If one thing scares us more than staring at the P/E multiples of low quality companies it is investing in companies with low/no barriers to entry. The inability to stay away from “hot sectors” is a common challenge for investors across the world. Two years ago setting up NBFCs was all the rage in India. Until last year investing in co-working spaces was seen as cool thing to do. Right now investing in pharma is all the rage because apparently due to Covid more pharma manufacturing will shift from China to India.
The reason trend based investing usually ends in tears is that without barriers to entry, a company can’t make money regardless of how popular the product is. This is why Indian telecom providers and India’s airlines have perpetually struggled to generate an ROCE above their cost of capital. The following colourful story from the Politico describes how the world’s hottest/coolest/hippest marijuana provider imploded because it could not erect barriers to entry: “MedMen was faring worse than most, but the rest of industry was also coming down hard from its high. There were too many entrepreneurs trying to blaze the same path as Bierman, competing for a pool of legal sales that was not growing fast enough, with too much regulatory uncertainty hanging over them. In the year leading up to March 21, the United States Marijuana Index, which tracks top cannabis stocks, fell by more than four-fifths.”
The story is told in the format of a Hollywood movie and is super entertaining. MedMan was founded by Adam Bierman and Andrew Modlin in California around 2013. Inspite of burning through hundreds of millions of dollars of funding, the company could not build barriers to entry because:
  1. Barriers to entry do not come from spending money on the personal security & lifestyle of the promoters: “The (class action) suit alleged excessive spending on security—including installing a panic room in Bierman’s home—as well as using company funds on the likes of a custom Tesla SUV, “pearl-white” Cadillac Escalades, and a salary for Bierman’s personal marriage counselor….Bierman bought a $4.7 million home on the water in Marina Del Rey. Around the same time, Modlin purchased a house in West Hollywood for $3.9 million. The modernist structure came with a swimming pool, a cabana and an outdoor fireplace.”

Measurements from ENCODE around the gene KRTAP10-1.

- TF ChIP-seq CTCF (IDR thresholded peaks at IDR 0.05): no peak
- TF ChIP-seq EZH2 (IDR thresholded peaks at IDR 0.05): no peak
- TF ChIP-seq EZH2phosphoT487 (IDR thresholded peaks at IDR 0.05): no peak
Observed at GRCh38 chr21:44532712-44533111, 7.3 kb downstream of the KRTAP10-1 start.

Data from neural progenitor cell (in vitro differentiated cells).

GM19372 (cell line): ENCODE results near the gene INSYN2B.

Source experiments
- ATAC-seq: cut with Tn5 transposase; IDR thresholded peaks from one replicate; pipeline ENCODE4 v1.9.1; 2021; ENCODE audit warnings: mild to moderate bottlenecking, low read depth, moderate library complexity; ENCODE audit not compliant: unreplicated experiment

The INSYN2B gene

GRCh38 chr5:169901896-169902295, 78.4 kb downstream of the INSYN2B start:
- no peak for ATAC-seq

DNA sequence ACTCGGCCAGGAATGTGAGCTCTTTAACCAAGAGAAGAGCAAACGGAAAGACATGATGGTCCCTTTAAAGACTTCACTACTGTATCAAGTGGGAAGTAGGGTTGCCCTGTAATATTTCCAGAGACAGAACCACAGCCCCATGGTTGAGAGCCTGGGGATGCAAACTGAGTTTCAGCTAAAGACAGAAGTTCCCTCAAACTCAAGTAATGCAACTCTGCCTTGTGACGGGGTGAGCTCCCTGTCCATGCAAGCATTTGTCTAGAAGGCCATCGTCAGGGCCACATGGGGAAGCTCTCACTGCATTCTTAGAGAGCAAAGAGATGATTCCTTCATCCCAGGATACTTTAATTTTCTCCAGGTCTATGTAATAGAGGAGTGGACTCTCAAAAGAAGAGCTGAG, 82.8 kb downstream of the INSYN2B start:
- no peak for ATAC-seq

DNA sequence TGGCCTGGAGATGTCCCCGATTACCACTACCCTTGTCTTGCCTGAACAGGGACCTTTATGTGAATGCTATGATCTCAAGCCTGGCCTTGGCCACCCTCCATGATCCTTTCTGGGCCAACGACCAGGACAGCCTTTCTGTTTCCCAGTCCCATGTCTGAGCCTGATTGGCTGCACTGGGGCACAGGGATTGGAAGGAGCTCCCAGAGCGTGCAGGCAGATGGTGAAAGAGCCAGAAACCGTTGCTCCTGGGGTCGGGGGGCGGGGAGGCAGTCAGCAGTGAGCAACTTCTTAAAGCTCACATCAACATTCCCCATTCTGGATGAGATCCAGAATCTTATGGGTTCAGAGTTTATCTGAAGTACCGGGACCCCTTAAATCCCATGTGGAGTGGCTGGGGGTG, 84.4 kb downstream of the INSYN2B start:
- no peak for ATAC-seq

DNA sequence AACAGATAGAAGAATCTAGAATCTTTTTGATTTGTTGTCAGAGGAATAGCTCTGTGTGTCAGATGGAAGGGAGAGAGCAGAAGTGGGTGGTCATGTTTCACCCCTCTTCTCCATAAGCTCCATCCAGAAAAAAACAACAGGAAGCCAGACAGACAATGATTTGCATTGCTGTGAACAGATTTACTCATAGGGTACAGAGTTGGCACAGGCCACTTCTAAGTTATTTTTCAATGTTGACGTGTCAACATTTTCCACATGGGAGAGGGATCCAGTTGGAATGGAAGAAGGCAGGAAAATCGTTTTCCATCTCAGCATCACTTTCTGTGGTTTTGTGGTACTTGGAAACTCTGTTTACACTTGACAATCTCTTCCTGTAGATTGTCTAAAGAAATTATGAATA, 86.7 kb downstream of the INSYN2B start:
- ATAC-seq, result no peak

2. Barriers to entry do not come from spending heavily on lobbyists, fixers, PR, advertising, branding, etc: “It hired lobbyists, shaped legislation and funded legalization campaigns. It had the backing of powerful politicians. It had a partnership with Gwyneth Paltrow’s chi-chi lifestyle brand, Goop, and an award-winning ad directed by Spike Jonze. It had a marketing campaign dedicated to ending the “stoner” stigma, part of its plan to make cannabis inviting to affluent “Chardonnay Moms” from coast to coast. And for those who still embraced the stoner ethos, it acquired the rights to the Woodstock brand, too.”
  3. Barriers to entry do not come from hiring expensive staff from well known firms: “It hired executives from the ranks of corporate American icons like Walmart and Apple, as well as edgy tech firms like Grindr, the gay hookup app.”
  4. Barriers to entry do not come from raising loads of money from marque investors: “From there, MedMen was on its way to the big time. Chris Leavy, a former executive at BlackRock, the world’s largest asset manager, came on as co-chairman of the firm’s private-equity funds, and MedMen announced it was setting out to raise $500 million from private-equity investors. Leavy, who has since left the board, declined to comment…. In early 2018, Toronto-based Captor Capital invested $30 million for a 3 percent stake, implying that MedMen was among the first, if not the first, U.S. cannabis firm with a ten-figure value.”
  5. Barriers to entry do not come from rapid growth: “At its height, MedMen seemed to be everywhere. It snapped up a retail location in Manhattan’s Meatpacking District and secured preliminary approvals to open a shop near Boston’s Fenway Park. It opened a store in Beverly Hills and acquired a pot business in Arizona. In Nevada, it opened a cultivation facility in Reno, opened stores in Vegas, and started a delivery service.”
Barriers to entry arise from patient hard work done over several years, often decades, by focused, skilful professionals. It is boring, high intensity work something that most people are not cut for: “They wanted to be in control of their own manufacturing and cultivation,” recalled a former MedMen executive, who said the founders’ ambitions to grow high-quality marijuana, a skill that takes decades to hone, outmatched their capabilities. “They couldn’t grow a fucking tomato plant.””

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